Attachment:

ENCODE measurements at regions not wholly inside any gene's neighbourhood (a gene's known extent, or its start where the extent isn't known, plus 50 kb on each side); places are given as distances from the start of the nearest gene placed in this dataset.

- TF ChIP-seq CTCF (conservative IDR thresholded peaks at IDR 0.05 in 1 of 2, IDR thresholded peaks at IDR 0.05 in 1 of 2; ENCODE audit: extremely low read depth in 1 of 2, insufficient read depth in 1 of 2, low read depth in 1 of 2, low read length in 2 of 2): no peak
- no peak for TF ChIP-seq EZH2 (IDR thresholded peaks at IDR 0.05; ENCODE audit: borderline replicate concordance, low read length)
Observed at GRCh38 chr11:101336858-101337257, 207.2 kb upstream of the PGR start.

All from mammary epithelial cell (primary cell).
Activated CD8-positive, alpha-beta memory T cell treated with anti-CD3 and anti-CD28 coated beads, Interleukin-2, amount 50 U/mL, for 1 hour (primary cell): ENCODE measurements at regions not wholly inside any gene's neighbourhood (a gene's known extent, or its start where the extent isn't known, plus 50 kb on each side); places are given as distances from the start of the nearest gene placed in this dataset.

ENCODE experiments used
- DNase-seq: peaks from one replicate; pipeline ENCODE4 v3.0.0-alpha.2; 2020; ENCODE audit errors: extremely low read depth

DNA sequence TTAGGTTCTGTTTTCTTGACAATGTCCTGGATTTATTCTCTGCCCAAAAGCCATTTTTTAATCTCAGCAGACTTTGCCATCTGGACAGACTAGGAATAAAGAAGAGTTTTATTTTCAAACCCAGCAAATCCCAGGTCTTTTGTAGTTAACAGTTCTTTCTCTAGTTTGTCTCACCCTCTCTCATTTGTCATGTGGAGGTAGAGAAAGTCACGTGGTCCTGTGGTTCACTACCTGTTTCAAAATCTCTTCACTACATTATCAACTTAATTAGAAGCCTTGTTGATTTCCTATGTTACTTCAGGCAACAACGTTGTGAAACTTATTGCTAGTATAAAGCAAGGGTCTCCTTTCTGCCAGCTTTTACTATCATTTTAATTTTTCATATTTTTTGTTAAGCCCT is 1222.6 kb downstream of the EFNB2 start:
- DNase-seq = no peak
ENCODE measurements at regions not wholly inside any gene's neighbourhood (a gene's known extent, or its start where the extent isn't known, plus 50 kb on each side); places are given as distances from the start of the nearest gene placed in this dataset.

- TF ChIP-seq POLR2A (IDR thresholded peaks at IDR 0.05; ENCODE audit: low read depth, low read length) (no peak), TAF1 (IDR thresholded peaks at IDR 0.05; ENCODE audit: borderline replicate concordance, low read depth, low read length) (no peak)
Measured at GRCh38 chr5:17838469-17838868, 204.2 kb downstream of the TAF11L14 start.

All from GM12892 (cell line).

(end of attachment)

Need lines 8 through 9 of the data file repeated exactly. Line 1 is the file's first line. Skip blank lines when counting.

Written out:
- DNase-seq: peaks from one replicate; pipeline ENCODE4 v3.0.0-alpha.2; 2020; ENCODE audit errors: extremely low read depth

DNA sequence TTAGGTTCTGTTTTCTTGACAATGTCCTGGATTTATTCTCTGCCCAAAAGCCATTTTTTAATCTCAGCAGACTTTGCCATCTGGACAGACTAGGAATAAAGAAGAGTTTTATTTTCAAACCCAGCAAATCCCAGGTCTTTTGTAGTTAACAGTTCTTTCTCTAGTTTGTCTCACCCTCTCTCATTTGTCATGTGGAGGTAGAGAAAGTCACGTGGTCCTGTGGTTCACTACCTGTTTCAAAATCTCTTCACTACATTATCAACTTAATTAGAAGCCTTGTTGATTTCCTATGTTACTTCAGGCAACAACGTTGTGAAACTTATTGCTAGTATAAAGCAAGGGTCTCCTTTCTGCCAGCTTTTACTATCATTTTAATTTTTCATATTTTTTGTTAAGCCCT is 1222.6 kb downstream of the EFNB2 start: